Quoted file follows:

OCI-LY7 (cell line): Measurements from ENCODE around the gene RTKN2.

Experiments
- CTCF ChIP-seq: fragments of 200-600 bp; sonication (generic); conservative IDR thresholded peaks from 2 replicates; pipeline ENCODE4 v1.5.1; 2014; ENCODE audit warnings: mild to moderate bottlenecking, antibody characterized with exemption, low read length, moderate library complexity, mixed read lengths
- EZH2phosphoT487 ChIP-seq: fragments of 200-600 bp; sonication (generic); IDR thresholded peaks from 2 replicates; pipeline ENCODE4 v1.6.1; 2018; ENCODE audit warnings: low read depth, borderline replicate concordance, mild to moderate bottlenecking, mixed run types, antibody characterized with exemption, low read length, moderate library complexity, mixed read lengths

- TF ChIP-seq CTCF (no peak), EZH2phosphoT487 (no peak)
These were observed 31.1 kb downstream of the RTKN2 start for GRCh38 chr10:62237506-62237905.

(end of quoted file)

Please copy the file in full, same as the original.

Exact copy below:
OCI-LY7 (cell line): Measurements from ENCODE around the gene RTKN2.

Experiments
- CTCF ChIP-seq: fragments of 200-600 bp; sonication (generic); conservative IDR thresholded peaks from 2 replicates; pipeline ENCODE4 v1.5.1; 2014; ENCODE audit warnings: mild to moderate bottlenecking, antibody characterized with exemption, low read length, moderate library complexity, mixed read lengths
- EZH2phosphoT487 ChIP-seq: fragments of 200-600 bp; sonication (generic); IDR thresholded peaks from 2 replicates; pipeline ENCODE4 v1.6.1; 2018; ENCODE audit warnings: low read depth, borderline replicate concordance, mild to moderate bottlenecking, mixed run types, antibody characterized with exemption, low read length, moderate library complexity, mixed read lengths

- TF ChIP-seq CTCF (no peak), EZH2phosphoT487 (no peak)
These were observed 31.1 kb downstream of the RTKN2 start for GRCh38 chr10:62237506-62237905.